File submitted for USGenWeb/MOGenWeb Lincoln County Missouri History Page by Phyllis Lake, 9 November 1998.  Link change or update: 4 Dec 1999

From The History of Lincoln County, Missouri, (Chicago : Goodspeed Publishing Co., 1888).



Is situated on the north side of the Cuivre River, about four miles above Old Monroe. In 1885 the Free Press published the following sketch of this village: " It is one of the places that might have been, for two railroad surveys were run through the place one for the long and one for the short line.* When these surveys were made much business was transacted at Chain of Rocks. There were three general stores, a mill, a box factory, a blacksmith shop, two boot and shoe shops, three doctors and a saloon. During most of the year a line of steamboats made regular trips and bore away the produce, and when boating was impracticable, the produce was hauled to St. Louis direct, or to O'Fallon, on the North Missouri (now the Wabash). After the completion of the two railroads the business of the town gradually decreased down to one store, a blacksmith shop and one physician. It afterward revived, and now (1885) there are three general stores, a blacksmith shop and wagon shop, a shoe shop, two doctors, and a telegraph line to Old Monroe. RELLER & POLLARD conduct the largest business in the town, consisting of dry-goods, groceries, clothing and tinware. J. T. SCHACHER, general merchandise; J. T. HAISLIP, groceries; Conrad F. SCHACHER, blacksmith; Geo. J. POHLMEYER, wagon-maker; George SCHACHER, boot and shoe maker; J. J. & L. C. MCELWEE (father and son) physicians; Stephen RELLER, postmaster. The telegraph line to Old Monroe was completed in March, 1885, the money being raised by subscription from the business men of the Chain and Monroe, and the farmers of the Chain vicinage. It was erected by C. K. SITTON and Dr. L. C. MCELWEE. A handsome wagon bridge across Cuivre to St. Charles County, 192 feet span, fourteen feet wide, with a tested capacity of three threshing engines, was erected by the two counties, and by subscription of the residents of the contiguous neighborhoods in each. The bridge is partly iron and partly wood, and cost originally over $6,000. Dr. W. E. BROWN was commissioner for Lincoln and A. P. GILL for St. Charles."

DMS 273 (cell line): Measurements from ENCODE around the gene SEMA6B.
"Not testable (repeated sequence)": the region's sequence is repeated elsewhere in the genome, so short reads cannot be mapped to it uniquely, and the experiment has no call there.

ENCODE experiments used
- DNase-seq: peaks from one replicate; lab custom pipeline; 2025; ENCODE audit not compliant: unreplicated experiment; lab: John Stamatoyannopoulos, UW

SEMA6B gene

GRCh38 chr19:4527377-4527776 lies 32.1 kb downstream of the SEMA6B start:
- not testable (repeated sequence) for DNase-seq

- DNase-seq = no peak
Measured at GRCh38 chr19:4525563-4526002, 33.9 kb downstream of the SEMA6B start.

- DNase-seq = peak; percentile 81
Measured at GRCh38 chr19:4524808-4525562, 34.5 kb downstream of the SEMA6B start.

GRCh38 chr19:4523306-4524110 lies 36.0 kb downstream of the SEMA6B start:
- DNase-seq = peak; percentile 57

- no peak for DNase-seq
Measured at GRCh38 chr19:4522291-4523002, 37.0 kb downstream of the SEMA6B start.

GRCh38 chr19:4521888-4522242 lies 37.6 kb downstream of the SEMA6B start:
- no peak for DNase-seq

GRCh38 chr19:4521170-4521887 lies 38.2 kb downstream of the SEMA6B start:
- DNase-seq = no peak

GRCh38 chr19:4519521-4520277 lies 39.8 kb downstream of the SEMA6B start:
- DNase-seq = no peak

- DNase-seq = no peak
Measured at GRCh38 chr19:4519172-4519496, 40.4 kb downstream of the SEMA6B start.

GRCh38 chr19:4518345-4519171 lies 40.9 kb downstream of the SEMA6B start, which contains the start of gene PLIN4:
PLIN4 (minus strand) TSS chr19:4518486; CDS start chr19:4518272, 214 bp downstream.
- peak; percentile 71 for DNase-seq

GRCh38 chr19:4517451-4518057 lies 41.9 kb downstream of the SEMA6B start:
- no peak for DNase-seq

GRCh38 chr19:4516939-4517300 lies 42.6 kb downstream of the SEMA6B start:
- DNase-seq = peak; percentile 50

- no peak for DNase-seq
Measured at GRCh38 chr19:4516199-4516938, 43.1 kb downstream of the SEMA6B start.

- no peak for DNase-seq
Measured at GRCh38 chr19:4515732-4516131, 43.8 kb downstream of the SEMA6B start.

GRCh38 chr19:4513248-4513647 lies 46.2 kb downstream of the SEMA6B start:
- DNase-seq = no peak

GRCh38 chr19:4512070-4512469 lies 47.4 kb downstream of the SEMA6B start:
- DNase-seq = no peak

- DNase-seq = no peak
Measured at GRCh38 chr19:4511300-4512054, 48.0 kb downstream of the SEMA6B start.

Since the above was published the town has again slightly retrograded, the business at present (1888) consisting of two general stores, kept respectively by RELLER & POLLARD and J. F. SCHACHER, and a blacksmith shop by C. F. SCHACHER. The telegraph line remains, and a daily mail is had from Monroe. The town was laid out on a Spanish grant about the year 1835. The name was given it by Gen. Amos BURDYNE, on account of a section of archimides limestone exposed in the bank of the Cuivre River in front of the town.

*The St. Louis, Keokuk & Northwestern Railroad is commonly called the "long line" and
the railroad via Troy, the "short line."

File submitted for USGenWeb/MOGenWeb Lincoln County Missouri History Page by Phyllis Lake, 9 November 1998.  Link change or update: 4 Dec 1999

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